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Old 10-17-2018, 03:25 PM   #3255 (permalink)
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Originally Posted by RedDevil View Post
It all depends on temperature difference. Capacity is important, but if the difference stays the same it has no effect on the outcome. The difference is what powers the storm.
I understand what you're saying.What I'm saying is,that whatever situation existed at the time of Michael's development,it was perfect for creating a near-Category-5 hurricane.
If present 'conditions' were extrapolated into the future,there would be a degree of confidence that a Michael-esque hurricane could come along.
Winds,(driven by pressure differentials,which in turn are driven by density,which is a function of temperature,a function of atmospheric heating),throughout the vertical air column,were steady enough not to produce wind shear.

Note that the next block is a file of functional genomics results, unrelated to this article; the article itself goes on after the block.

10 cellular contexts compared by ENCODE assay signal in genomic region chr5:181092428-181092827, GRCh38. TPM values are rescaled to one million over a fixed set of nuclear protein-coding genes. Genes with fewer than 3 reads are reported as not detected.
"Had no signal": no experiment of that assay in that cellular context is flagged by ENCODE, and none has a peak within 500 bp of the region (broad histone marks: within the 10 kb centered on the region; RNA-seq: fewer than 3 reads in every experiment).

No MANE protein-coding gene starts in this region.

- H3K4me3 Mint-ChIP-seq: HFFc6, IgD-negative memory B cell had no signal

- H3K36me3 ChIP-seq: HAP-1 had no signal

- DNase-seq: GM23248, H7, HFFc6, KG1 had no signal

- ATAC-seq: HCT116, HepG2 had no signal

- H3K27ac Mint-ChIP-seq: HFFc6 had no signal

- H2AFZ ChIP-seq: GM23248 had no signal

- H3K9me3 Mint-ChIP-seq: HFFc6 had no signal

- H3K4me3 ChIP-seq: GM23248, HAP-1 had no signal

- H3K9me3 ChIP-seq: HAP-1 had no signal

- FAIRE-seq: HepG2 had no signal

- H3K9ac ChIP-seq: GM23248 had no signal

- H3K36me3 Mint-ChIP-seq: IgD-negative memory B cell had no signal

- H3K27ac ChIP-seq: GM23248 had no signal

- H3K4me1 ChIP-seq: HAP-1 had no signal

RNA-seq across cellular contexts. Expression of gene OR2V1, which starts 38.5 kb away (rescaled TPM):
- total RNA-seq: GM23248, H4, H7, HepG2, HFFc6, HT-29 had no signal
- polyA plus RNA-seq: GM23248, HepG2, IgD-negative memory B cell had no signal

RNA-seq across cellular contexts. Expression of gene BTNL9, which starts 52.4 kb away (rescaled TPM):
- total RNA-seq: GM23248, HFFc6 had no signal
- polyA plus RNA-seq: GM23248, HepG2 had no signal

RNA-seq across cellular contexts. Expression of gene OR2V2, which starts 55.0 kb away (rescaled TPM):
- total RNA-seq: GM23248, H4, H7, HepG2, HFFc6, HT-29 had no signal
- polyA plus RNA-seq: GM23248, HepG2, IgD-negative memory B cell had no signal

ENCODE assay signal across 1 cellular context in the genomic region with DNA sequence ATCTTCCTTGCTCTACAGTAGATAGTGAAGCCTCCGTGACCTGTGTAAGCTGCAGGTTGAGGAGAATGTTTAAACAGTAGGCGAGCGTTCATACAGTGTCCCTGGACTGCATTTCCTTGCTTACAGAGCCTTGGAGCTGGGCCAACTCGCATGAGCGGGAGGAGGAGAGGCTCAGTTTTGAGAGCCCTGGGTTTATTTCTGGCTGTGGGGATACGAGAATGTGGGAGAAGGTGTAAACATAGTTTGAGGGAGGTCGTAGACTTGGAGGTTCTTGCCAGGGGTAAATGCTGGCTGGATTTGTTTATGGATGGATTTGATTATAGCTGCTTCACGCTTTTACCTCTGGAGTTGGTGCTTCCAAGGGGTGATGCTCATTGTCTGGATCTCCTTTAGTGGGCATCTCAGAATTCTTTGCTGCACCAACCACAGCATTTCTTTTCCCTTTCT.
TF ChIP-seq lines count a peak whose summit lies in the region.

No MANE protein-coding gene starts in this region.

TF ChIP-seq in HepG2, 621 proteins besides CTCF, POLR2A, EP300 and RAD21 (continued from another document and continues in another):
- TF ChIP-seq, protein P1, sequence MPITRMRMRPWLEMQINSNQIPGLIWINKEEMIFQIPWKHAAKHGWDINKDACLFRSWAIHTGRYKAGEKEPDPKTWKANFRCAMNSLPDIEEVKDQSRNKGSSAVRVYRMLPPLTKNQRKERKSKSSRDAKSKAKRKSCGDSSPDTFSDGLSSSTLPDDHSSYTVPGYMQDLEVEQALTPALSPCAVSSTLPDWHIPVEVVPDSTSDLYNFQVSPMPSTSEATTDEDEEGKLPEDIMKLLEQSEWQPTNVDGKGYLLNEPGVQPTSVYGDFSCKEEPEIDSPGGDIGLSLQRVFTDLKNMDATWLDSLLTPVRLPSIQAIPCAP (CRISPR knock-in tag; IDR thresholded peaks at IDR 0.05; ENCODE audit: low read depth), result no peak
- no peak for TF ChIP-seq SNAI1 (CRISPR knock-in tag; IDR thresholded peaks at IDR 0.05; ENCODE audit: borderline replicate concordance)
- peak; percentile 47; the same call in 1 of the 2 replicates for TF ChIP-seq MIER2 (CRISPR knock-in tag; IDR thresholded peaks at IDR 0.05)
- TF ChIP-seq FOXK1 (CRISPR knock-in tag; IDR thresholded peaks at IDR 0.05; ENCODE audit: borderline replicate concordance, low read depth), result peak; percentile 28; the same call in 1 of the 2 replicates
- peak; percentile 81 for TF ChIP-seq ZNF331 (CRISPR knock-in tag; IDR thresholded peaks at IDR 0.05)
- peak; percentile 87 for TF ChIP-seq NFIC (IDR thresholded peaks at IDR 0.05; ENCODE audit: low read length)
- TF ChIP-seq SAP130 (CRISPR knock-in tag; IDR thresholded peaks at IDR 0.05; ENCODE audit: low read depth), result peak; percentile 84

There was no dry air available for intrusion into the storm.
The warm,moist air has a lot of kinetic energy,and buoyancy,which coupled with the lapse rate,release energy as it rises.As long as the wind within the vertical air column of the storm is basically uniform and without shear,all it needs to grow is the source of warm,moist air.
It's like the Convective Available Potential Energy (CAPE) of a super-cell,super-storm tornado
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